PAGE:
The inventor of binary encoding

Francis Bacon may not have written Shakespeare’s plays, but he wrote the Novum Organum, a foundational work of scientific methodology. He did something else almost as impressive: He invented the binary encoding of text. In the early 17th century he wrote:

First let all the Letters of the Alphabet, by transposition, be resolved into two Letters onely; for the transposition of two Letters by five placeings will be sufficient for 32. Differences, much more for 24. which is the number of the Alphabet . The example of such an Alphabet is on this wise.

By “transposition” he meant the use of two letters, such as A and B, as units of an encoded message. They could just as well have been 1 and 0, or any other pair. Using five letters gives 25 or 32 possible encodings. AAAAA signifies A, AAAAB is B, AAABA is C, and so on. He said there were 24 letters in the alphabet because in his time I and J were considered the same letter, as were U and V. It’s a very short hop from this encoding to Baudot, and just an extension to seven letters (bits) to get ASCII.
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How Twitter renders GIF

I’ve long wondered how Twitter renders animated GIF files. I have Firefox set to disable GIF animation, and it works everywhere except on Twitter. Apart from that, the interface indicates something is going on beyond normal GIF display. It doesn’t animate till you hit the “Play” button, and then there’s apparently no way to stop it.
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SMS messages and GSM encoding

Today I learned from a science fiction discussion group that SMS messages don’t use UTF-8. In fact, they don’t even use ASCII or an extension of it. It’s a case of old technology which has survived beyond its time.

The usual encoding for SMS text messages is GSM-7. Most cell phones use it, regardless of whether they’re on the GSM network or not. They generally support Unicode as well, but in a strange way.
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What are “positives” in format validation?

Articles about JHOVE, such as Good GIF Hunting, grab my attention for obvious reasons. This article talks about false positive and negative results, and got me to thinking: What constitutes a “positive” result in file format validation? There are two ways to look at it:

  1. The default assumption is that the file is of a certain format, perhaps based on its extension, MIME type, or other metadata. The software sets out to see if it violates the format’s requirements. In that case, a positive result is that the file doesn’t conform to the requirements.
  2. The default assumption is that the file is just a collection of bytes. The software matches it against one or more sets of criteria. A positive result is that the file matches one of them.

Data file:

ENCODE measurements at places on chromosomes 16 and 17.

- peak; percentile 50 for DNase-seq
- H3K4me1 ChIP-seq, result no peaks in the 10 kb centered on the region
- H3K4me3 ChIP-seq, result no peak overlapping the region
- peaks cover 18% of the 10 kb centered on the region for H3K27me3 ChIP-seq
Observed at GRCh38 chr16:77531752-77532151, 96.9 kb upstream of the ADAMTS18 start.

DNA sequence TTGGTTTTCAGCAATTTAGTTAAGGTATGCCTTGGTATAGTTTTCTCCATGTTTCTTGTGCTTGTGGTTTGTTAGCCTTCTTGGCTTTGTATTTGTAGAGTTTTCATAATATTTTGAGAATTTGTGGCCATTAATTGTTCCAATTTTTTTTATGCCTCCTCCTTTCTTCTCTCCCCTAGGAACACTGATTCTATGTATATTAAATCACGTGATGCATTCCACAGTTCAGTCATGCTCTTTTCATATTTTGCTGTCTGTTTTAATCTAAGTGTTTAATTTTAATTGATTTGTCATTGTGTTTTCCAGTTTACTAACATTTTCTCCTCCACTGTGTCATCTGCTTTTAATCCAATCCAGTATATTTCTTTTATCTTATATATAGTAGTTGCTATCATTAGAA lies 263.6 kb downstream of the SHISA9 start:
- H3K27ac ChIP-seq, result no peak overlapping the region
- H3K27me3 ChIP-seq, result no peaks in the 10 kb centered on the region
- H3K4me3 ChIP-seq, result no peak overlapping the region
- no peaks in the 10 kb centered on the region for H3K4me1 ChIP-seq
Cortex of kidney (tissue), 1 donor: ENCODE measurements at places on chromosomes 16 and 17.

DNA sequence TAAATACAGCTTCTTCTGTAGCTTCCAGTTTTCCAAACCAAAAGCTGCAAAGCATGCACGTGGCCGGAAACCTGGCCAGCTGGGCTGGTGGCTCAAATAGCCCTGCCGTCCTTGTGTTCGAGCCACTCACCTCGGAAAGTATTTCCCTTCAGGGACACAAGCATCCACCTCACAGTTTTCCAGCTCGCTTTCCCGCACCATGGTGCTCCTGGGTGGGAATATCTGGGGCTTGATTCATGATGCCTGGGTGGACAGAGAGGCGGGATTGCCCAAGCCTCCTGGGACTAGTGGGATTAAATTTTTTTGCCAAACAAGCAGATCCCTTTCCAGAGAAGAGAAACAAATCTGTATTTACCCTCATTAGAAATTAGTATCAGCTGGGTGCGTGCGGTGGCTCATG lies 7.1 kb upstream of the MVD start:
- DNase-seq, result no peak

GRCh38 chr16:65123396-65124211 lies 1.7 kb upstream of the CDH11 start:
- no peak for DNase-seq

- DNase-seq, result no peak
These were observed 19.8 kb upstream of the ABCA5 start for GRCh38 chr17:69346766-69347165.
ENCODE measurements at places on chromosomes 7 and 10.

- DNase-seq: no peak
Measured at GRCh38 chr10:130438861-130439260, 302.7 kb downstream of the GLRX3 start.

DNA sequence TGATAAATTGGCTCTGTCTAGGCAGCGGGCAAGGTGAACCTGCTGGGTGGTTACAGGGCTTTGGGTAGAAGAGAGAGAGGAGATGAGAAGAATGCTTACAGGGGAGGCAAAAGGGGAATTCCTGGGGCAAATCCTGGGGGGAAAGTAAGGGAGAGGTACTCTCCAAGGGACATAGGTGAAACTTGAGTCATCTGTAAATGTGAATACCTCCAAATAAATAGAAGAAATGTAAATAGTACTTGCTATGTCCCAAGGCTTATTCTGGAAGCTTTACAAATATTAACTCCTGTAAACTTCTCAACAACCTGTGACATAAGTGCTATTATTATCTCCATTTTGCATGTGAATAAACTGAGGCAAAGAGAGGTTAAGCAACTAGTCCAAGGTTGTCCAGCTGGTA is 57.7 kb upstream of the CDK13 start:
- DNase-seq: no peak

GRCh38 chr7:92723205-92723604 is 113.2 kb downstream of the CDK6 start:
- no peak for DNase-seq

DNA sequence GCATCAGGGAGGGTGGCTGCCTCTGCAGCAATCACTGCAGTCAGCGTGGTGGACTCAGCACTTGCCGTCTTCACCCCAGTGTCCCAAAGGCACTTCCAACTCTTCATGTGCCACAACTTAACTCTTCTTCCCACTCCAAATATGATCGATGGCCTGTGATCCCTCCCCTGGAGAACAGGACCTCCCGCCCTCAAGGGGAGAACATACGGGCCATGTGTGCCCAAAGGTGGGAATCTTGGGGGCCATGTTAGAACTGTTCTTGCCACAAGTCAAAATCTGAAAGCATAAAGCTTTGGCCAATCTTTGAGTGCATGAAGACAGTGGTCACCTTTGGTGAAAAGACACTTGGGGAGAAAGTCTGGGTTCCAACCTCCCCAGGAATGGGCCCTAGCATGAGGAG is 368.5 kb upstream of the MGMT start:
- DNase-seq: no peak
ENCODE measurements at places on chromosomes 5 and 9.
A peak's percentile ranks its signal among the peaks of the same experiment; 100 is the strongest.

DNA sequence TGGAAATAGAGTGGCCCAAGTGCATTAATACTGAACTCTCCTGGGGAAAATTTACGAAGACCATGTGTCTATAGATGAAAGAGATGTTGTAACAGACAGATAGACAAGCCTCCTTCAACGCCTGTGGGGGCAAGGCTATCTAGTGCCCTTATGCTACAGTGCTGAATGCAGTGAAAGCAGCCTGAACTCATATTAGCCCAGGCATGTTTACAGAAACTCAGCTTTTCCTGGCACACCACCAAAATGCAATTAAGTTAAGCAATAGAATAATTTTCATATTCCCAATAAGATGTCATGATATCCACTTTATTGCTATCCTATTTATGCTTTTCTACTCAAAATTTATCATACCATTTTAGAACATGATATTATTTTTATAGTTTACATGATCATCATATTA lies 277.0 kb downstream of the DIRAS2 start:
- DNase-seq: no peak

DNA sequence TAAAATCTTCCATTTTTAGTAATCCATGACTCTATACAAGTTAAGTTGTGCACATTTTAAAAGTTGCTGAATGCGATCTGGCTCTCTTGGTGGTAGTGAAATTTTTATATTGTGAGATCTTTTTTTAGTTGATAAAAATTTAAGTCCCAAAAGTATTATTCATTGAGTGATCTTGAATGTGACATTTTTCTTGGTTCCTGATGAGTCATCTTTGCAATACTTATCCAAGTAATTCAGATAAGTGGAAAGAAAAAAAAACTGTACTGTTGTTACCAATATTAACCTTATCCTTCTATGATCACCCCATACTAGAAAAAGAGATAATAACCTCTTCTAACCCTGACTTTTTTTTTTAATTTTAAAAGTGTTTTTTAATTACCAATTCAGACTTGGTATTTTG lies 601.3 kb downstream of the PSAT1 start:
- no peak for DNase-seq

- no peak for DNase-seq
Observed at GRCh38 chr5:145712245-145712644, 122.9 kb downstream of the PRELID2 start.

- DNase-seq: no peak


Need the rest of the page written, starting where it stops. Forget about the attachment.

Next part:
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The Libtiff source code repository is now on Gitlab. The old CVS repository on will be maintained for historical purposes but won’t get any updates.

One reason for choosing Gitlab rather than Github is that there’s already a libtiff repository on Github. The reasons it’s there aren’t clear, but it’s definitely not an official Libtiff repository.

The Libtiff homepage continues to be on

International Digital Preservation Day

Today is International Digital Preservation Day.

Files that Last coverIn honor of the day, I’m offering Files that Last: Digital Preservation for Everygeek on Smashwords at its lowest price ever. Today only, you can get it for $0.99 with the coupon code
AM26N. This is a one-day sale, so get it now if you don’t already have it!

There are new releases of VeraPDF and JHOVE today.

Libtiff 4.0.9 released

Libtiff 4.0.9 has been released. According to the email announcing it:

A great many security improvements have been implemented by Even Rouault.

Much thanks to OSS Fuzz, team OWL337, Roger Leigh, and of course Even Rouault.

Obligatory reminder: Don’t download from libtiff dot org. It’s many years out of date.

JHOVE webinar

An Open Preservation Foundation webinar, “Putting JHOVE to the acid test: A PDF test-set for well-formedness validation in JHOVE,” will be held on November 21, 10 AM GMT (that’s 11 AM in Central Europe and a ludicrous 5 AM or earlier in the US).
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Popular Science on format conversion

Popular Science has an article, “How to convert any file to any format.” The title overreaches, but the article actually isn’t too bad. It’s addressed at the ordinary user, not the file format specialist, so it wouldn’t be appropriate to complain too much that it has more breadth than depth.

It starts by recommending using the application that created the file, and that’s certainly good advice. Even when formats are open standards, an app knows more about how it creates its own files than anyone else does. Its files might have bits of application-specific information.
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This XKCD cartoon showed up in my Twitter feed more times in one day than any previous one, for reasons that should be obvious.

XKCD on Digital Resource Lifespan